Schwarz: Correct. When the union did its analysis it did it in what looked like a reasonable way, but it wasn’t a reasonable way. I looked at what they did and instantly saw it was wrong.
CJR: What specifically?
Schwarz: I looked at the prevalence numbers and knew they were wrong. Not only had they taken the wrong column of data from a published chart, but they didn’t notice that it was rate per thousand rather than rate per hundred. Also, there were errors in logic and sampling. They interpreted the 88 Plan rate as being the dementia rate for all NFL retirees, and that is preposterously wrong. It is a bare minimum of a certain level of dementia, because to be on that list you had to be aware of the program and also had to have volunteered that you have the disease. There is a lot more dementia out there—either unreported or cases that don’t reach the level of severity where it qualifies for the 88 Plan. That doesn’t mean the NFL is evil. It just means that the person who did the work didn’t know what he was doing. And that’s okay. But why isn’t this stuff being done proactively by the league and the union? Why does it have to be done by The New York Times?
CJR: Would you let your son play football after what you’ve learned?
Schwarz: That’s like asking a political reporter before the election, “Who are you going to vote for?” It’s my job to cover the issue, it’s not my job to decide or even discuss how I will let the issue affect my family.
CJR: It’s not your job as a journalist, but as a human being it is difficult to avoid.
Schwarz: The point is there are certain things you don’t allow to creep into your head because it’s your job to make sure they don’t. And I really haven’t thought about it because if I were to decide that Teddy won’t play football, then the mindset with which I follow the story could come from the wrong place. It cannot come from concern about my little boy. The New York Times is not writing about this to protect Teddy Schwarz. The New York Times is writing about it to protect the 1.2 million kids who play high school football every Friday, and their 2.4 million parents. Those are the people whose opinions matter. Not mine.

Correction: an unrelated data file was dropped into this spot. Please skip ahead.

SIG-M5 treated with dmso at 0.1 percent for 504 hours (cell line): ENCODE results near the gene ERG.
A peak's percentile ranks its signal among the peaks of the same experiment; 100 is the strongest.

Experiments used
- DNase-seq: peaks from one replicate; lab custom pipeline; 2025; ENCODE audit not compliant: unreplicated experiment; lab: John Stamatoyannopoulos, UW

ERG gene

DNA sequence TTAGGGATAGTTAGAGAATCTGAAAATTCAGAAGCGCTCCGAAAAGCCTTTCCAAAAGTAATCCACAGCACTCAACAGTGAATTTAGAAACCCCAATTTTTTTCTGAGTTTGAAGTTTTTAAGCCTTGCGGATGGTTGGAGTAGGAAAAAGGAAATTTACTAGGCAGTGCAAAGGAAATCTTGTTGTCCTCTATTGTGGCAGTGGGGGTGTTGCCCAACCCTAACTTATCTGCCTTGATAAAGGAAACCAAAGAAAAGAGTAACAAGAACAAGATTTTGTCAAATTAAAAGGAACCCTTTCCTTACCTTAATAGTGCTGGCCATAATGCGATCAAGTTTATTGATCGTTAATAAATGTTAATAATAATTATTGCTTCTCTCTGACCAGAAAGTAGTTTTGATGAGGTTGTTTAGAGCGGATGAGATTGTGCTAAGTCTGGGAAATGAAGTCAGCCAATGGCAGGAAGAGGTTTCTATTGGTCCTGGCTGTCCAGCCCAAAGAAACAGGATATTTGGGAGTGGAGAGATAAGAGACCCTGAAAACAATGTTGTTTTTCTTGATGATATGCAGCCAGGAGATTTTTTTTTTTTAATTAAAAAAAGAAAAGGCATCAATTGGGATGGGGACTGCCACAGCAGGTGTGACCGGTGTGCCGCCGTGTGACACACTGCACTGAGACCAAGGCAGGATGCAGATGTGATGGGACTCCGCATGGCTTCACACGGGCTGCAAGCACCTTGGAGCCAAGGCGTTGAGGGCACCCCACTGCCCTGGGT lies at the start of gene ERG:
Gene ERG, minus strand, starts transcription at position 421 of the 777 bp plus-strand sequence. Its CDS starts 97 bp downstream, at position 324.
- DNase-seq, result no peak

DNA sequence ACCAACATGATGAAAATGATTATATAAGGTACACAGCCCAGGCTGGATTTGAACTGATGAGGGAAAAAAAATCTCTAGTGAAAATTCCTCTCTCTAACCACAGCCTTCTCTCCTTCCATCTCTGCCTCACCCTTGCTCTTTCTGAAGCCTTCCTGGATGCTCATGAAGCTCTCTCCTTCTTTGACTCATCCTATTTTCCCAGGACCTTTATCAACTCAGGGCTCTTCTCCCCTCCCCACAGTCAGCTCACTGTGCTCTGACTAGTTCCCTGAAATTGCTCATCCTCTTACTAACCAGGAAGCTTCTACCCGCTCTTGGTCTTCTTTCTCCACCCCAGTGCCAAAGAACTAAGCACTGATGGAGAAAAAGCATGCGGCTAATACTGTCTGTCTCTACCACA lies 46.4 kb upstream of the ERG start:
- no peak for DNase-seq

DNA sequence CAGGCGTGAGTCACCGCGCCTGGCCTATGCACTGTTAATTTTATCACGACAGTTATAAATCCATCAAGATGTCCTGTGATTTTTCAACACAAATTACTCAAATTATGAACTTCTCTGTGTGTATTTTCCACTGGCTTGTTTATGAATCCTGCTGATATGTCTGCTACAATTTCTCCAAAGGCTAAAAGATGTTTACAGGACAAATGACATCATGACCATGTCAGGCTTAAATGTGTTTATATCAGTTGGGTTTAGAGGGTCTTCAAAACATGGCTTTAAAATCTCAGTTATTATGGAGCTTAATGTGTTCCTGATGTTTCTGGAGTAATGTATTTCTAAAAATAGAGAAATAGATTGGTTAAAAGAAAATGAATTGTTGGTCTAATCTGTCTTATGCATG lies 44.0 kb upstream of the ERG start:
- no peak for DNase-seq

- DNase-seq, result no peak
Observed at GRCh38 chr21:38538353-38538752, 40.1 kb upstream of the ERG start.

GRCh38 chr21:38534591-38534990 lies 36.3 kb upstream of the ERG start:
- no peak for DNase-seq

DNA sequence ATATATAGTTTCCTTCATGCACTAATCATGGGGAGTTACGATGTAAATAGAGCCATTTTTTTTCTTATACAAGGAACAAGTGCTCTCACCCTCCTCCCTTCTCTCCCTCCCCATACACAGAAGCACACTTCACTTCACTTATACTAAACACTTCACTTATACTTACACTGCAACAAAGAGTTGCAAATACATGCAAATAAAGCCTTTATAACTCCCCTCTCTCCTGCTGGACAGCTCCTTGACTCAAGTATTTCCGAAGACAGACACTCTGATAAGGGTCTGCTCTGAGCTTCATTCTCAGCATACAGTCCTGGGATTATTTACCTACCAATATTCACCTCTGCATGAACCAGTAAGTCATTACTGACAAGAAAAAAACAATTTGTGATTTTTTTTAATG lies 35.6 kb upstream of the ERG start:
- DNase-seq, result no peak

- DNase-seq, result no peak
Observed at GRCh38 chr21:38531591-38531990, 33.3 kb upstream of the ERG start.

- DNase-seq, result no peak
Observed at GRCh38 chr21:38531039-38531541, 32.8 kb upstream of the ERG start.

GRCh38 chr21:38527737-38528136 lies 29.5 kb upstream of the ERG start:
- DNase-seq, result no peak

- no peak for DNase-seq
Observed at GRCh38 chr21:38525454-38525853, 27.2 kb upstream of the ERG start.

CJR: Let’s assume for a minute that your son, who you said is three years old, is actually ten years old and he is clamoring to play Pop Warner football. Would the fact that you would then have to decide disqualify you from covering the story?
Schwarz: No, it wouldn’t disqualify me, though of course that’s up to my editors. But there is something about working here—and I’m not saying we’re better than everyone else, blah, blah, blah—but there is something that really inspires you to do the right thing, and to do the thing that helps you to cultivate the trust that allows readers to take you seriously. So I would probably let him play because if I didn’t it would compromise the reporting. It would compromise the trust that others and even the league may have in me. Now, I would not send him out to slaughter, but getting one concussion is not that big of a deal—it just isn’t. And to suggest otherwise is incredibly irresponsible. So if my kid gets one concussion then yeah, he doesn’t play anymore probably. But to not allow him on the field is, frankly, an overreaction. And if I didn’t allow him to play then yeah, it would be harder to cover the story, if only in my own mind. I believe that the cost to others of my not being able to cover this story as well would be greater than the cost of my kid getting one concussion and never playing again. I’m a very mathematical guy. I follow certain precepts. And those are the things that make sense to me. And I can’t tell my kid he can’t play, because then what am I going to tell the league? What am I going to tell my editors? It doesn’t work. It’s dissonant.